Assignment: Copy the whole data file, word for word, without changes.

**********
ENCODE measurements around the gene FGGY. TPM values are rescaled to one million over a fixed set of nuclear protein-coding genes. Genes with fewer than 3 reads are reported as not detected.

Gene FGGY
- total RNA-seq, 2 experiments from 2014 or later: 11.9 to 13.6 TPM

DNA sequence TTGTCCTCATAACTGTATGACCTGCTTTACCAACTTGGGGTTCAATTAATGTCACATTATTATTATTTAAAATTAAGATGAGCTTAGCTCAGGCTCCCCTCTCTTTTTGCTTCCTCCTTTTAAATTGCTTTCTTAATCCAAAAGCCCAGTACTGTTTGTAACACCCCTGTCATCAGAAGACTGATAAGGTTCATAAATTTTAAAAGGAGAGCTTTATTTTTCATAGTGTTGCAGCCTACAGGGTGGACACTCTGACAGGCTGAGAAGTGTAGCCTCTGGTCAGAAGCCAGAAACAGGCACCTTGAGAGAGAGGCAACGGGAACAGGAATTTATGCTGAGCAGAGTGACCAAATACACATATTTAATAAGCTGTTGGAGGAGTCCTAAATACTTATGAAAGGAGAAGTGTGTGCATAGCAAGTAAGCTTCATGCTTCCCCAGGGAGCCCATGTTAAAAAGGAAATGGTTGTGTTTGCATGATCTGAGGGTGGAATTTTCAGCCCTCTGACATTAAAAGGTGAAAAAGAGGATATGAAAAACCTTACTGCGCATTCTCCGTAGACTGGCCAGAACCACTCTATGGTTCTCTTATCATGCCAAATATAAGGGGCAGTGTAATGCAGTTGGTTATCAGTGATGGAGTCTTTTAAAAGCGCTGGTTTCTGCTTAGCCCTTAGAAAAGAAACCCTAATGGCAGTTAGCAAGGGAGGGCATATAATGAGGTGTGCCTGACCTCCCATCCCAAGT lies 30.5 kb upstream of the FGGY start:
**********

ENCODE measurements around the gene FGGY. TPM values are rescaled to one million over a fixed set of nuclear protein-coding genes. Genes with fewer than 3 reads are reported as not detected.

Gene FGGY
- total RNA-seq, 2 experiments from 2014 or later: 11.9 to 13.6 TPM

DNA sequence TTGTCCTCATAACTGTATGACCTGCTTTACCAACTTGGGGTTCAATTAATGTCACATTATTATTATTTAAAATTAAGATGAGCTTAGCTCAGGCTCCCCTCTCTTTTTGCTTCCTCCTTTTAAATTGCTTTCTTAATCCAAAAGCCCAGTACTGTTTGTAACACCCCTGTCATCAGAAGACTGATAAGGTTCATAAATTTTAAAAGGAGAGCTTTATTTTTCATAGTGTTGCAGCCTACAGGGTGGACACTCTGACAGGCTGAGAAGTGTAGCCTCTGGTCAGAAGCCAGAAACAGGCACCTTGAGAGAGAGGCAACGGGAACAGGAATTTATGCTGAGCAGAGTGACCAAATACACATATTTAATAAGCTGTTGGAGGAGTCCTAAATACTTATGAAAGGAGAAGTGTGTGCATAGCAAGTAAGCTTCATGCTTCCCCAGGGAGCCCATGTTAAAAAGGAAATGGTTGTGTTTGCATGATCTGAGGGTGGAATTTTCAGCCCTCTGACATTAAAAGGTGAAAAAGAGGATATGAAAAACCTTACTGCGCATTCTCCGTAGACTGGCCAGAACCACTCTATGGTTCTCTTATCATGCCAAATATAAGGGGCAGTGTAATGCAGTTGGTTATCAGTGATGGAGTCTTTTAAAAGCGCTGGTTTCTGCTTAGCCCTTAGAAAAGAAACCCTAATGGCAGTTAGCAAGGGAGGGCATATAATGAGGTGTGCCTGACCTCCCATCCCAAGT lies 30.5 kb upstream of the FGGY start: